Second, we need to strengthen disclosure requirements for lobbyists, whether they are fully human or AI-powered. State laws regarding lobbying disclosures are a quagmire. North Dakota, for example, only requires annual filing of lobbying reports, so by the time the disclosure is made, the policy is likely to have been decided. A lobbying disclosure scorecard produced by Open Secrets, a group that studies the influence of money in US politics, tracks nine states that don’t even require lobbyists to report their compensation.

Ideally, it would be great for the public to see all communications between lobbyists and lawmakers, whether it takes the form of a proposed amendment or not. Failing that, let’s give the public a chance to consider what lobbyists lobby – and why. Lobbying is traditionally an activity that takes place behind closed doors. Many states now reinforce this, effectively exempting testimony given publicly to the legislature from being considered lobbying.

In these jurisdictions, if you disclose your position to the public, you are no longer lobbying. Let’s do the opposite: require lobbyists to reveal their positions on issues. Some jurisdictions already require a position statement (“yes” or “no”) from registered lobbyists. And in most (but not all) states, you can make a public records request regarding meetings held with a state legislator and hope to get something substantial back. But we can expect more — lobbyists can be required to proactively publish, within days, a summary of what they have demanded from politicians during meetings and why they believe it is in the public interest.

We cannot expect corporations to be open and completely honest about the reasons for their lobbying positions. But the fact that they communicate their intentions will at least be a basis for accountability.

Finally, consider the role of AI-assisted technologies for lobbying companies themselves and the labor market for lobbyists. Many observers are rightly concerned about AI’s potential to replace or devalue the human work it automates. If the automation potential of artificial intelligence eventually commoditizes the work of developing policy strategies and crafting messages, it could indeed put some professionals on Kay Street out of a job.

But don’t expect it to derail the careers of the most astronomically compensated lobbyists: former members of Congress and other insiders who come through the gate. There is no shortage of ideas for reforms to limit the ability of government officials turned lobbyists to sell access to their colleagues still in government, and they should be adopted and — just as importantly — supported and enforced by successive Congresses and administrations.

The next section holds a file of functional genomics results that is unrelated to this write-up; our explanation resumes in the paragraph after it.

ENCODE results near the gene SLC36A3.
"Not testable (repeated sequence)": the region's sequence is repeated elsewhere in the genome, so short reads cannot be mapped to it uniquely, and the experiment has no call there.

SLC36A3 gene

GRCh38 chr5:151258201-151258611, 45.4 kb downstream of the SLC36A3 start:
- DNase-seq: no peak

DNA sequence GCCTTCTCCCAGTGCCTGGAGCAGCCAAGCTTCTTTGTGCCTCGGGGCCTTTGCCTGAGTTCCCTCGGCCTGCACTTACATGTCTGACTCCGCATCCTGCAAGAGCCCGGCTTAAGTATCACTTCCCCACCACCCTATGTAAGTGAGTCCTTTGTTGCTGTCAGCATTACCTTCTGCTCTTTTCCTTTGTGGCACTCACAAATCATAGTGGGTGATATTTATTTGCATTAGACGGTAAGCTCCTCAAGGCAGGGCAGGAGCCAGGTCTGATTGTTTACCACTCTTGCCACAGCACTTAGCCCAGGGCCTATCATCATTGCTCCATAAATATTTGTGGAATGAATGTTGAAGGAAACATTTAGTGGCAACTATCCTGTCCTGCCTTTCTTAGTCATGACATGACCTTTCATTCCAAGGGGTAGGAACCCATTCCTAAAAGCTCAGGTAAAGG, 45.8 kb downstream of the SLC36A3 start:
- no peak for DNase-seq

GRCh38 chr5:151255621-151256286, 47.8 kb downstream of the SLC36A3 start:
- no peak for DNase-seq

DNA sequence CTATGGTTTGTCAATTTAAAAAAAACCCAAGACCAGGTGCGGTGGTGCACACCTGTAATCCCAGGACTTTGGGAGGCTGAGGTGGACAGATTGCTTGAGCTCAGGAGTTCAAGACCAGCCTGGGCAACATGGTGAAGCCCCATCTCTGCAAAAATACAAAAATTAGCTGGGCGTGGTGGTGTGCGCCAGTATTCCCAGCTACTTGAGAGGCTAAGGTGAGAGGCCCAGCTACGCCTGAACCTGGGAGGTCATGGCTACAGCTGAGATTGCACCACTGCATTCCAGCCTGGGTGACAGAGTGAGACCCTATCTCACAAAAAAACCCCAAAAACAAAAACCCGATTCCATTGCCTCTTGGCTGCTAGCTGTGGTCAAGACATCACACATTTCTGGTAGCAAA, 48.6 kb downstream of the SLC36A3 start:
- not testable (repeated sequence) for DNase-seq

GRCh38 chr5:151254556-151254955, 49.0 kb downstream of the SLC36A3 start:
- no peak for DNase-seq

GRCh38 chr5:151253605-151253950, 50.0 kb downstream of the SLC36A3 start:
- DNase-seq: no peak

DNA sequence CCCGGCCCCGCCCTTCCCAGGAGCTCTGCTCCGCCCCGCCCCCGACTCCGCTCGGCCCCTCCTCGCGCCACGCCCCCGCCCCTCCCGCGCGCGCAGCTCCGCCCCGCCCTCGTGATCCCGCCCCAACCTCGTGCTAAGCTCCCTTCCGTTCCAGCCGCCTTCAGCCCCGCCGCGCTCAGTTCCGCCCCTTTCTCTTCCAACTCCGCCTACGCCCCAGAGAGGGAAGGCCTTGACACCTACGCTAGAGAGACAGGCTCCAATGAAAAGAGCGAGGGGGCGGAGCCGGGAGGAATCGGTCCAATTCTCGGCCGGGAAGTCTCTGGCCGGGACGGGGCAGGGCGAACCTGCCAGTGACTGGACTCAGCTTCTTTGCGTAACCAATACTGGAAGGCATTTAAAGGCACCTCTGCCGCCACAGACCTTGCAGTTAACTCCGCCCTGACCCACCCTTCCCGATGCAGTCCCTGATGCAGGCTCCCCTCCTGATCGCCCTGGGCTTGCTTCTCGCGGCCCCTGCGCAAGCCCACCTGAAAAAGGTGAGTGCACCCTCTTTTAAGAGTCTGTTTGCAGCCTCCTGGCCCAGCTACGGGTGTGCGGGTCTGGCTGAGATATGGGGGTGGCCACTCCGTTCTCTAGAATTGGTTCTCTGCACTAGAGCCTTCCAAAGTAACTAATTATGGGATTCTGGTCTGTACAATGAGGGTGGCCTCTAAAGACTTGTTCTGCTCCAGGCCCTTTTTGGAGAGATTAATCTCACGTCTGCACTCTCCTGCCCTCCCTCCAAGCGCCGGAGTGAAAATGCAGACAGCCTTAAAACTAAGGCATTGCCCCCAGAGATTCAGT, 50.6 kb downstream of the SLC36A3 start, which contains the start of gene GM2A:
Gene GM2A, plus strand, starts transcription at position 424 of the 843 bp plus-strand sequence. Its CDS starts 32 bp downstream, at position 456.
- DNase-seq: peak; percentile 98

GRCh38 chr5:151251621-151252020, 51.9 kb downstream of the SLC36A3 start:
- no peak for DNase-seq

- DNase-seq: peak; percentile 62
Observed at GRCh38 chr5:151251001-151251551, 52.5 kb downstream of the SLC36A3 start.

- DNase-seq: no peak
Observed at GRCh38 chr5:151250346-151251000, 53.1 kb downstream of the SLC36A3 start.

None of these solutions are truly original, specific to the threats posed by AI, or even predominantly focused on micro-regulation – and that’s the point. Good governance must and can be resilient to threats from different methods and actors.

But what makes the risks associated with artificial intelligence particularly relevant now is how quickly the field is evolving. We expect the scale, strategies and effectiveness of lobbying people to evolve over years and decades. Meanwhile, progress in artificial intelligence seems to be making impressive breakthroughs at a much faster pace—and it’s still accelerating.

The legislative process is a constant battle between parties trying to control the rules of our society as they are updated, rewritten, and expanded at the federal, state, and local levels. Lobbying is an important tool for balancing different interests through our system. If it is well regulated, perhaps lobbying can support politicians to make fair decisions on behalf of us all.

Nathan E. Sanders is a data scientist with the Berkman Klein Center at Harvard University. Bruce Schneier is a security technologist, fellow, and faculty member at the Harvard Kennedy School.

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